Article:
In the same way, anticipating how our lives may be impacted by retirement is extremely important.  Far more than just a loss of income, retirement may impact how we feel about ourselves, and  can impact our relationships with our life partners.  Lack of structure to the day, loss of status, socialization, and sense of purpose can have negative consequences if one doesn’t meet this transition prepared.  If not handled with proper consideration, the long awaited retirement can become a source of stress and tension.  Preemptive planning for how one will structure one’s day with interests, activities and hobbies that will also provide social exchanges can help make retirement a truly golden opportunity.  

To ensure we are benefitted by who we become, it is important to continuously assess and modify our approach.  Maturity allows us to develop helpful life skills and habits.  Becoming increasingly adept in our interactions within ourselves as well as with our circumstances delivers us to the best renditions of ourselves.  Aging gives us an opportunity to enjoy ourselves in ways that we could not have been capable of in younger years, and this in turn allows us to bring more to our relationships with others.

Tips for healthy aging:

Something you can do that may help you to maintain and maximize cognitive functioning in old age is to do something rapidly everyday.  Dr. James E. Birren found a positive correlation between speed and central nervous system functioning; so do something in quick succession every day.  I like to do everyday tasks as efficiently and quickly as possible, such as washing and putting away dishes, sorting and filing paperwork, and straightening rooms as well as tasks that involve problem-solving.  There are some fun computer programs designed for this very purpose.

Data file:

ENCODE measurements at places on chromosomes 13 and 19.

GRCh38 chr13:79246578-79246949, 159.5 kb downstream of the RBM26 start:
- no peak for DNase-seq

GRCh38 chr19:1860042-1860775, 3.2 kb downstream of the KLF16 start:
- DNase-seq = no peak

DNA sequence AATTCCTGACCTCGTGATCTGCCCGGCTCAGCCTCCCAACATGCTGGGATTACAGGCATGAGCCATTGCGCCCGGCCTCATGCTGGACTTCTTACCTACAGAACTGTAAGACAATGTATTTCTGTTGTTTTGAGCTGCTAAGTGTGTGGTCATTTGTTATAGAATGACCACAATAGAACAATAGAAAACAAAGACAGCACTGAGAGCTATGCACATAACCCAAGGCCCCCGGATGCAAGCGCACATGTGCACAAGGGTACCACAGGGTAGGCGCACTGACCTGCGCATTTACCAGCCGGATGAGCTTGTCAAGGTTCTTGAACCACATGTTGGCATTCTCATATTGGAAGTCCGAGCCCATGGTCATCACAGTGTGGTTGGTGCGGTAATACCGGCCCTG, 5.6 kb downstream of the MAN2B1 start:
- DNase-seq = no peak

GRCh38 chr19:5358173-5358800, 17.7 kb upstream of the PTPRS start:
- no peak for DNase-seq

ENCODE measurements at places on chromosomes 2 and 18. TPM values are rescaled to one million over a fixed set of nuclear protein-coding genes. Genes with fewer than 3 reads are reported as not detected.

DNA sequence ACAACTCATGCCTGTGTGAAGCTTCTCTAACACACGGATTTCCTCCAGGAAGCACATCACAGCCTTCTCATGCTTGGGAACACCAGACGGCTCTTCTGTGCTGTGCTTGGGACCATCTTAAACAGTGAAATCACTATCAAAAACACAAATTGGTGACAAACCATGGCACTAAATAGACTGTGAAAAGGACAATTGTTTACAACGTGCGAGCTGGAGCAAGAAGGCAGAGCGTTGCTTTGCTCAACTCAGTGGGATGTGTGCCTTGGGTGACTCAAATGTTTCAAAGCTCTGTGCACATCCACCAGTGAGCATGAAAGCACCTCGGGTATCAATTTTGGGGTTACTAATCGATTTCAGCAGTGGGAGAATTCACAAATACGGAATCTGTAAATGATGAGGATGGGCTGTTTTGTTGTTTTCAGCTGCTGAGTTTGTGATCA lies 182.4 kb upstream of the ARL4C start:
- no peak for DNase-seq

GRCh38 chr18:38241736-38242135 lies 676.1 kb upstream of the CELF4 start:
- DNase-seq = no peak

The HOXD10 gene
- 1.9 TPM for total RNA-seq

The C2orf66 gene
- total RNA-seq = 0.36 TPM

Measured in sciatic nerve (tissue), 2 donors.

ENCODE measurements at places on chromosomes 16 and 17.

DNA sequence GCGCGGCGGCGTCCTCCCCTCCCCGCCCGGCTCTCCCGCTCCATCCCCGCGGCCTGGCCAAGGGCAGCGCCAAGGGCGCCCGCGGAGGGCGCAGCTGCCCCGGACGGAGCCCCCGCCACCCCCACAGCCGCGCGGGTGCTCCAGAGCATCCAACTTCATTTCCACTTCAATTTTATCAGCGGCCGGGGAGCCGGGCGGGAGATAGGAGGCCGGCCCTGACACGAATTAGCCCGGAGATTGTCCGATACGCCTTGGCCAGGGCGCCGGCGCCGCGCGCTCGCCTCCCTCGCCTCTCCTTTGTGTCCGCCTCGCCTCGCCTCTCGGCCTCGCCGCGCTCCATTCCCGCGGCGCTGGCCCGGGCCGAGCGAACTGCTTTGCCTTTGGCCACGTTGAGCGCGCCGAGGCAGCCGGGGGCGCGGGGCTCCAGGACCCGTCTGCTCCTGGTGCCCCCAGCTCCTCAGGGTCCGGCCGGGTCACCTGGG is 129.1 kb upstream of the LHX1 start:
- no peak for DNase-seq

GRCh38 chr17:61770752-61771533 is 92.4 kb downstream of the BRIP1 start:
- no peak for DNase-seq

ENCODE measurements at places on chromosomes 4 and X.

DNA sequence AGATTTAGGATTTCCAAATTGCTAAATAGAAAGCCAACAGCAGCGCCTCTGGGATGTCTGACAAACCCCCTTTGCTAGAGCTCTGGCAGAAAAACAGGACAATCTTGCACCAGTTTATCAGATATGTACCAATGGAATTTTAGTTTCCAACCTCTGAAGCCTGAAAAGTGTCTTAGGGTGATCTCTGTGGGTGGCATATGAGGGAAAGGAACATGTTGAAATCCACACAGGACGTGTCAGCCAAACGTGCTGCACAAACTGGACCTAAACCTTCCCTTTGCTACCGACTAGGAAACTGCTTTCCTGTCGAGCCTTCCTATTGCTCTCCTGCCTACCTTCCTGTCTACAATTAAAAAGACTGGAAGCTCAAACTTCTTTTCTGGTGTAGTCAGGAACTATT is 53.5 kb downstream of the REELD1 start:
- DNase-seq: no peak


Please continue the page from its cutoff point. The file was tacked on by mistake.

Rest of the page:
For the following, if you are under medical care, be sure to seek your doctor’s advice before engaging in any physical activities; and, if you are unfamiliar with proper body mechanics, be sure to seek expert assistance before engaging in any stretching or physical exercises.  

Gerontologist, Dr. Sari Ranta, stresses the importance of maintaining balance.  With safety measures in place, do some simple movements that activate your balancing skills.

While exercising muscles is helpful, maintaining full range of motion is equally important.  Neck, shoulders, arms, fingers, waist, legs, hamstrings, ankles, etc., all the body parts that we want to enjoy full range of motion require gentle stretching.  Don’t harm yourself, be gentle.
Also, be sure to remember your ribcage.  Taking a few gentle, full breaths each day may help maintain your ability to move the ribcage in and out, which is essential to draw fresh air into the lungs and to fully exhale gaseous toxins. 

Lastly, keep learning.  An engaged mind, body and spirit continuously benefits.  I’m training my non-dominate hand to do things that the other hand has done for years.  I started out with easy things like brushing my hair, and teeth, and am working toward more complex, refined movements.  A technique that I use relies on the elasticity of the brain; I imagine I’m looking in a mirror watching the dominate hand do the tasks.  

Be well and be in your joy!

Love            Work            Play

Living with Purpose


kathryn england

Tips for an Effective, Fulfilling Life


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*If you or someone you know is struggling with memory loss, you might want to check out an interview, Coping with Memory Loss - One Man’s Fresh Perspective, which can be found on or by clicking here.